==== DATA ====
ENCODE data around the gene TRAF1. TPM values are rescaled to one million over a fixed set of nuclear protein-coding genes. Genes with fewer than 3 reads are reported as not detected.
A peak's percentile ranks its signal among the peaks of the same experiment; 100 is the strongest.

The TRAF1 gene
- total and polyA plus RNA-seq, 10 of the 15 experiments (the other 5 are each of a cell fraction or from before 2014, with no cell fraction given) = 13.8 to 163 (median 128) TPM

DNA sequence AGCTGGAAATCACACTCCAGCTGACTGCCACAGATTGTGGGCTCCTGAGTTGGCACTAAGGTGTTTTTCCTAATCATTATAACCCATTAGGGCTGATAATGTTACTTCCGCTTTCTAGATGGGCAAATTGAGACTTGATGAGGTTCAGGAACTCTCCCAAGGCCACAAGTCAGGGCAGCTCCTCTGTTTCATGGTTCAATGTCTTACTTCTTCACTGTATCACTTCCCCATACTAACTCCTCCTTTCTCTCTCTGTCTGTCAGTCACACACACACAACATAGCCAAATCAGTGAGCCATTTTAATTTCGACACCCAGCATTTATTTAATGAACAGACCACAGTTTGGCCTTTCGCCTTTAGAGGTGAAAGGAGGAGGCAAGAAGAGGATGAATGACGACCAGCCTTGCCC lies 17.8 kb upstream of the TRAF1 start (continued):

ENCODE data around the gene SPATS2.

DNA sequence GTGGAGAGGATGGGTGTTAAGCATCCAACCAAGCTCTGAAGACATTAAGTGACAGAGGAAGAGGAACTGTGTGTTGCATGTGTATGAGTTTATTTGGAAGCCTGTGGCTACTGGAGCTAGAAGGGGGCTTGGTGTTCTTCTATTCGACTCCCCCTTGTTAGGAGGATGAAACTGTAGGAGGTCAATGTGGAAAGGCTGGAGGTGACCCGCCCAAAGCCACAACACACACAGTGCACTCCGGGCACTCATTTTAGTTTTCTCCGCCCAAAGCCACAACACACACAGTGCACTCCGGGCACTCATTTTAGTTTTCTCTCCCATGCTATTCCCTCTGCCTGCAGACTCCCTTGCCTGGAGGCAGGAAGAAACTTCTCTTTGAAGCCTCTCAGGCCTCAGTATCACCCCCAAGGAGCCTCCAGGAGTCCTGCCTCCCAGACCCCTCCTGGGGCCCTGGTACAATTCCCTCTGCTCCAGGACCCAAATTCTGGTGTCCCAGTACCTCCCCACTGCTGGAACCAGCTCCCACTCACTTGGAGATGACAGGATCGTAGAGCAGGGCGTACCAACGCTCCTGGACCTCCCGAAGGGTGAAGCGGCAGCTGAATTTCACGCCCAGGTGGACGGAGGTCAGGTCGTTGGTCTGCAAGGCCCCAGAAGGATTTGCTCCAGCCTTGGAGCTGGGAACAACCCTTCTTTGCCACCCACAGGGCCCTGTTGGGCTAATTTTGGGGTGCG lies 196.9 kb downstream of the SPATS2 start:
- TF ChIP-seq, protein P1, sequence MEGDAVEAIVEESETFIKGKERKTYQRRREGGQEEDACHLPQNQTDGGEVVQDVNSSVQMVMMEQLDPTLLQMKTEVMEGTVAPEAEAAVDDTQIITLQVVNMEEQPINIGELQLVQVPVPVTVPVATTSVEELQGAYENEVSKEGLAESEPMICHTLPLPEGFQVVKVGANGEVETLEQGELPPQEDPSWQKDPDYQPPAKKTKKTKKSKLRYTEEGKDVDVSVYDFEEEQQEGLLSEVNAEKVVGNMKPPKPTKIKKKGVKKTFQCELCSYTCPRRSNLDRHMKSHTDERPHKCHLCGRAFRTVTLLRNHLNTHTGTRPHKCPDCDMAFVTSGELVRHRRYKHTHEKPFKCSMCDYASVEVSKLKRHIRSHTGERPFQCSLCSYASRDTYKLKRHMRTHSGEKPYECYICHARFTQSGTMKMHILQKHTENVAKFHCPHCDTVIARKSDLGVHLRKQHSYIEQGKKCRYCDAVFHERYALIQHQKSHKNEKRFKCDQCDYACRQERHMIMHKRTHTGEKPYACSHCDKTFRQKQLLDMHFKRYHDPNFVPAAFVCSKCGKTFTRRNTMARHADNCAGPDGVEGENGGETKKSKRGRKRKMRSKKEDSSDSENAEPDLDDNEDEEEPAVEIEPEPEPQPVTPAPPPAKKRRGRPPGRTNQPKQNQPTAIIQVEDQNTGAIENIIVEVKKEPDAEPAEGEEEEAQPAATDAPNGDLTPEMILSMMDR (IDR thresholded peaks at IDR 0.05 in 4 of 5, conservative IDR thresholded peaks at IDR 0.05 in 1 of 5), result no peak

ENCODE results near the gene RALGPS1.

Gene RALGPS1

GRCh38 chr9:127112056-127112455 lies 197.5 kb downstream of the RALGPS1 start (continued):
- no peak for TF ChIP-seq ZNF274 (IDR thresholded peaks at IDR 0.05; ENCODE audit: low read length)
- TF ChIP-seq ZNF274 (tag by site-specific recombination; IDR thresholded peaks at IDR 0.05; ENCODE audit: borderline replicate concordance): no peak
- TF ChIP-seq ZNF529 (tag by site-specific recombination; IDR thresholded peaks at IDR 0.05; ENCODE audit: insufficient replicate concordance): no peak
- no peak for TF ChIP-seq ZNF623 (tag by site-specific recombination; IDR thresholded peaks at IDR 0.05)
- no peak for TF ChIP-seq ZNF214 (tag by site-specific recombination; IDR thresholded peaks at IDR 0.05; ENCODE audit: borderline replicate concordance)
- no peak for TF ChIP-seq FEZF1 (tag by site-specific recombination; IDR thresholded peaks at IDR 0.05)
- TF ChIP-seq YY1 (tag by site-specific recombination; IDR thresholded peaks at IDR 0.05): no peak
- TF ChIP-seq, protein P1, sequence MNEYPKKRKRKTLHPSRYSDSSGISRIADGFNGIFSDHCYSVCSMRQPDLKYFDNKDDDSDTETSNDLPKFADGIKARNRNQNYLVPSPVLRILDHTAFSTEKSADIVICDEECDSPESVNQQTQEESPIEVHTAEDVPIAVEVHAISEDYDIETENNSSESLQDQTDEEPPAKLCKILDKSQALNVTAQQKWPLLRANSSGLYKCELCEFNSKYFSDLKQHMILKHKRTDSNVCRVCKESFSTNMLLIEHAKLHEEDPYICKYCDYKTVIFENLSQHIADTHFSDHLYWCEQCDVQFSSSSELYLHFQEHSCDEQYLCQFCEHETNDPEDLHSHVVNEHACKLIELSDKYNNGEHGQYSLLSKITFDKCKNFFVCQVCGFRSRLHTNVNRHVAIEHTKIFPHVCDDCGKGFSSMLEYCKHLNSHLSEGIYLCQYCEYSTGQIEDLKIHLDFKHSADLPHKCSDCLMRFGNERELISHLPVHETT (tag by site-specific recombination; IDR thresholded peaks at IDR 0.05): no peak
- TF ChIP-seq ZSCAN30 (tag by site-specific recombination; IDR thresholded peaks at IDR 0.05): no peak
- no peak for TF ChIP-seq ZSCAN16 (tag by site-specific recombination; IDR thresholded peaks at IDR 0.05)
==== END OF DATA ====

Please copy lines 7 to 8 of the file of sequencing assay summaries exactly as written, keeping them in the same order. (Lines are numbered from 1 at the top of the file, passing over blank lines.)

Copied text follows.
DNA sequence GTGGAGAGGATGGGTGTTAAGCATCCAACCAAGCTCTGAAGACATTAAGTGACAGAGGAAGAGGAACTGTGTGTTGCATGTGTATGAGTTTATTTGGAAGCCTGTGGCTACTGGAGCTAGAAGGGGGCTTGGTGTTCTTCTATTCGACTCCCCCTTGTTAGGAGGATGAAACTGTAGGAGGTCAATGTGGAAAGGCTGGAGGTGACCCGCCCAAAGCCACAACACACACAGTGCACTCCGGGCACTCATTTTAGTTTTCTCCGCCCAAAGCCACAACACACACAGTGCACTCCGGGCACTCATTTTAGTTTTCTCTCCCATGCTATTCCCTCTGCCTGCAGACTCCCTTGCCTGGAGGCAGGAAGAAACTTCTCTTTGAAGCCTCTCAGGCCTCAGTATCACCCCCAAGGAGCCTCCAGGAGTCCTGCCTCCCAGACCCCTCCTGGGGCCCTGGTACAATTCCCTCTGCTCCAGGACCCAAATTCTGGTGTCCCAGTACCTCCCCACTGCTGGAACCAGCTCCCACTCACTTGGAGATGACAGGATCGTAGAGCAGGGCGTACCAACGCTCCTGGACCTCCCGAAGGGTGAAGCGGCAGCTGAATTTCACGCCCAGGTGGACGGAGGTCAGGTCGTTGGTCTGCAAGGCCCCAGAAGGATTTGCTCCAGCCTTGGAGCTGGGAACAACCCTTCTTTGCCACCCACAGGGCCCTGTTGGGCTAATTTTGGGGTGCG lies 196.9 kb downstream of the SPATS2 start:
- TF ChIP-seq, protein P1, sequence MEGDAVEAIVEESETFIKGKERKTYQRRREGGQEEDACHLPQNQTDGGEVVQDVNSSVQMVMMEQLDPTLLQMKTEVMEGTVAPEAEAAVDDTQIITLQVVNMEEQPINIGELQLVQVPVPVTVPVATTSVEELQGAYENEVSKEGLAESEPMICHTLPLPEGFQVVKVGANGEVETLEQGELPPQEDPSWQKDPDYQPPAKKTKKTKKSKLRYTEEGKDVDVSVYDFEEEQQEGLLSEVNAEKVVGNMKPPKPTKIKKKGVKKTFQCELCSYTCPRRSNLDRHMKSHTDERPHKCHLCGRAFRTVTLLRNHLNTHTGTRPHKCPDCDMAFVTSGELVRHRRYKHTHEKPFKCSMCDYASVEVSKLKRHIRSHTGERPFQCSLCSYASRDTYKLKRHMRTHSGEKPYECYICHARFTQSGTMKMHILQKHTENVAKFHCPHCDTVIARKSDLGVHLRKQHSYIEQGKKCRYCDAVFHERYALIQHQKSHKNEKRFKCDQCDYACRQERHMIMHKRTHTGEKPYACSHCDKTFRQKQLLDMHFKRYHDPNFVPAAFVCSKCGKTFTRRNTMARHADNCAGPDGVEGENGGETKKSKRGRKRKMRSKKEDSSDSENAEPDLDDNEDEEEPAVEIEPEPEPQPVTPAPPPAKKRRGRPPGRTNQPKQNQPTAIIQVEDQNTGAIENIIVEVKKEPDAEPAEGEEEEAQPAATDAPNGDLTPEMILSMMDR (IDR thresholded peaks at IDR 0.05 in 4 of 5, conservative IDR thresholded peaks at IDR 0.05 in 1 of 5), result no peak